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August 30, 2008 5:02 PM   Subscribe

I've got really distracting pain in one foot when I walk. It's dampening my night. Do you have some advice for this?

It all comes from wearing ballet-style flats to my job, which requires about 1 to 2 miles of street travel on foot during the day, in fits and starts. I enjoy that part, but I've had no arch support and it's killing me. The pain started yesterday after I wore a very unsupportive pair. This had happened before, but I thought it would leave by this morning. It never did.

The pain is on the top of my left foot, where it joins my leg. Although I don't know what I'm talking about, I'm looking at a diagram of the foot and it looks like it's in the area of the inferior extensor retinaculum.

Would heat help or hurt? Cold? Does rest matter or can I go about my business? I took Motrin, which helped a little, but so little that I might have imagined that.

I'll need to take this seriously and see the doctor if it lasts much longer; it's that bad. But I would really appreciate a suggestion or two tonight. It doesn't act like plantar fasciitis or common standing/walking pain . . .
posted by Countess Elena to Health & Fitness (9 answers total)
Just get off your feet and let them rest for the night. And consider that if you keep working under these conditions, one day you'll barely be able to remember a day when they didn't hurt like that.
posted by [NOT HERMITOSIS-IST] at 5:09 PM on August 30, 2008

Heat, rest, anti-inflammatory.
posted by orthogonality at 5:17 PM on August 30, 2008

Response by poster: Thanks. At least the shoes aren't part of the job -- that's up to me. I should probably wear walking shoes out, and then change to business-y shoes when I get to the front entrances. A pain in the ass it may be, but it would be better than this pain.
posted by Countess Elena at 5:35 PM on August 30, 2008

Does it hurt more or less the same all the time, or does it hurt a lot more when you apply pressure to bone in the area? If you get more pain when you press bone, it may be a stress fracture. Stress fractures of the foot are often seen in college frosh who start walking all over the campus in their first semester. If you have been walking all over the place in unsupported flats for weeks, this may have been enough.

It seems more likely that it's a soft tissue injury, though. If you still feel bad after rest, ice, elevation, anti-inflammatories, etc. throughout this weekend, see a professional.
posted by maudlin at 6:24 PM on August 30, 2008

Response by poster: maudlin, I'm not finding it tender to pressure on bone, or on soft tissue. So that's a good sign, though I know I can't press on all the bones under there. I once had a stress fracture under exactly the circumstances you describe, and it was so obnoxious. I love walking -- I walk everywhere outside of work, too! Oh, well . . .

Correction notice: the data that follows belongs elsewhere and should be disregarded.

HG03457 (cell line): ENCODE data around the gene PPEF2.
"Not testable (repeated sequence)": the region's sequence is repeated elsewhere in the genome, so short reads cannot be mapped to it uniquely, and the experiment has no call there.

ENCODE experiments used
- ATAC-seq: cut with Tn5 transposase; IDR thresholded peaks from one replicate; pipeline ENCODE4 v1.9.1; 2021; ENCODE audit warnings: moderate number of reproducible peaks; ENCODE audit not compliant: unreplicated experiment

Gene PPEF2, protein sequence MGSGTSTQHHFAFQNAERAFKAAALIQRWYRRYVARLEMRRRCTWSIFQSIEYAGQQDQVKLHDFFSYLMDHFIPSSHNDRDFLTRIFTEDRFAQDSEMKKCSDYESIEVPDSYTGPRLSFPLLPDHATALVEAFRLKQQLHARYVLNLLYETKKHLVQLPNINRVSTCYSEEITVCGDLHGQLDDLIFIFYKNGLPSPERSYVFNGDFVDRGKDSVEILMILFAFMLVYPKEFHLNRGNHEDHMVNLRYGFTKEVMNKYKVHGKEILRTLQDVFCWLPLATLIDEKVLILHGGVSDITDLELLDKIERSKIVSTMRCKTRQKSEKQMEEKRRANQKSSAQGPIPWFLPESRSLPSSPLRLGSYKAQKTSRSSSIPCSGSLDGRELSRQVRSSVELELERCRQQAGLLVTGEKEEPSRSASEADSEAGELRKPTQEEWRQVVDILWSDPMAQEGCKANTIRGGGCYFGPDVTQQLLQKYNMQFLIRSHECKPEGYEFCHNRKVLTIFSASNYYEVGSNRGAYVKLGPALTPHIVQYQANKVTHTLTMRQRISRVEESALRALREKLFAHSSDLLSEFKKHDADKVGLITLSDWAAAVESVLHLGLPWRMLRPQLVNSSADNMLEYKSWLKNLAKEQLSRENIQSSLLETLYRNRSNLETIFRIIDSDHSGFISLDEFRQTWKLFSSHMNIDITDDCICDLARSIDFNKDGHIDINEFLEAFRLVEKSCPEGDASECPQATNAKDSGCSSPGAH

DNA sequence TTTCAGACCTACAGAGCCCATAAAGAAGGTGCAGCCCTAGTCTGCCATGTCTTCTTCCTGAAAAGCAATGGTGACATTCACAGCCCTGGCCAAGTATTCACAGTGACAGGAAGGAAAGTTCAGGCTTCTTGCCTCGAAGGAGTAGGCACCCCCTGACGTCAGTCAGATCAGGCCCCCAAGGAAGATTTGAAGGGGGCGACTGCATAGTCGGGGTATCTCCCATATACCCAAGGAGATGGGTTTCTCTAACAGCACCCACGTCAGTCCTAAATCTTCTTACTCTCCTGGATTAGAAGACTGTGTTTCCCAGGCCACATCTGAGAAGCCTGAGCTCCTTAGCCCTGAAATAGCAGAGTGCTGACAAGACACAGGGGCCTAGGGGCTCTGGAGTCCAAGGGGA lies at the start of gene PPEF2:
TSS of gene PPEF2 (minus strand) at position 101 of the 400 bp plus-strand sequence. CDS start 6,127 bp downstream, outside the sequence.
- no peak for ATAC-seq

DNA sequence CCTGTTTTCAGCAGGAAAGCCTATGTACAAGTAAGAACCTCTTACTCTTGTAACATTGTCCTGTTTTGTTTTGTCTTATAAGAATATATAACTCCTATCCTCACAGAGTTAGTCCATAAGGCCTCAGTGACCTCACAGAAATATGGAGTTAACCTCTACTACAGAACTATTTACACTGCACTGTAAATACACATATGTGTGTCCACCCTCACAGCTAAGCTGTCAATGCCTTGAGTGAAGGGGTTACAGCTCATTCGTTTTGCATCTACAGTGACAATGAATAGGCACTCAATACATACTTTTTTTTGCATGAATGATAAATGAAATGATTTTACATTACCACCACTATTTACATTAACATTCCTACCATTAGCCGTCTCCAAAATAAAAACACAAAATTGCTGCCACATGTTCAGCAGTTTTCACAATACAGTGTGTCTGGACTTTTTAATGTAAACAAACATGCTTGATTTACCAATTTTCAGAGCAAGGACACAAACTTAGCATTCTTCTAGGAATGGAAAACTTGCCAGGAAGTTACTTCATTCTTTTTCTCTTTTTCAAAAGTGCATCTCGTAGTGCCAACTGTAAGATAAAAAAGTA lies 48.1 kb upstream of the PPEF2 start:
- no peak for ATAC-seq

posted by Countess Elena at 6:45 PM on August 30, 2008

Rest, ice & anti-inflammatories sound like good advice, combined with supportive walking footwear. If that's not enough, it could be referred pain: I'm having trouble with my ankle but suspect the real culprit is my hip (sacro-iliac joint dysfunction). Good luck. When in doubt on medical matters, doctors might know best :)
posted by woodway at 6:49 PM on August 30, 2008

This happens to me when I don't get enough support. I had a pain in only one foot for a long time and I was actually worried I'd broken a bone or something before I figured out what was going on.

What helps me is lots of gentle stretching (by hand) and yoga - especially positions that require you to rise up onto your toes slowly and sink down again. You might also try rolling your foot on top of a tennis ball.
posted by lhall at 7:13 PM on August 30, 2008

Countess Elena: " It doesn't act like plantar fasciitis or common standing/walking pain . . ."

When my plantar fasciitis started, the pain was primarily in the top of my foot.
posted by IndigoRain at 9:37 PM on August 30, 2008

It all comes from wearing ballet-style flats to my job, [...] I've had no arch support and it's killing me.

Maybe just getting some arch-support inserts for your shoes? I also have problems with my arches when I've worn shoes with poor support for a while, but they make insoles which have a support arch on them, and some can be cut to fit whatever shoe you've got and they really do help.

(Although, for the record, my archces hurt actually AT the arches, so the pain may be different.)
posted by EmpressCallipygos at 7:40 AM on August 31, 2008

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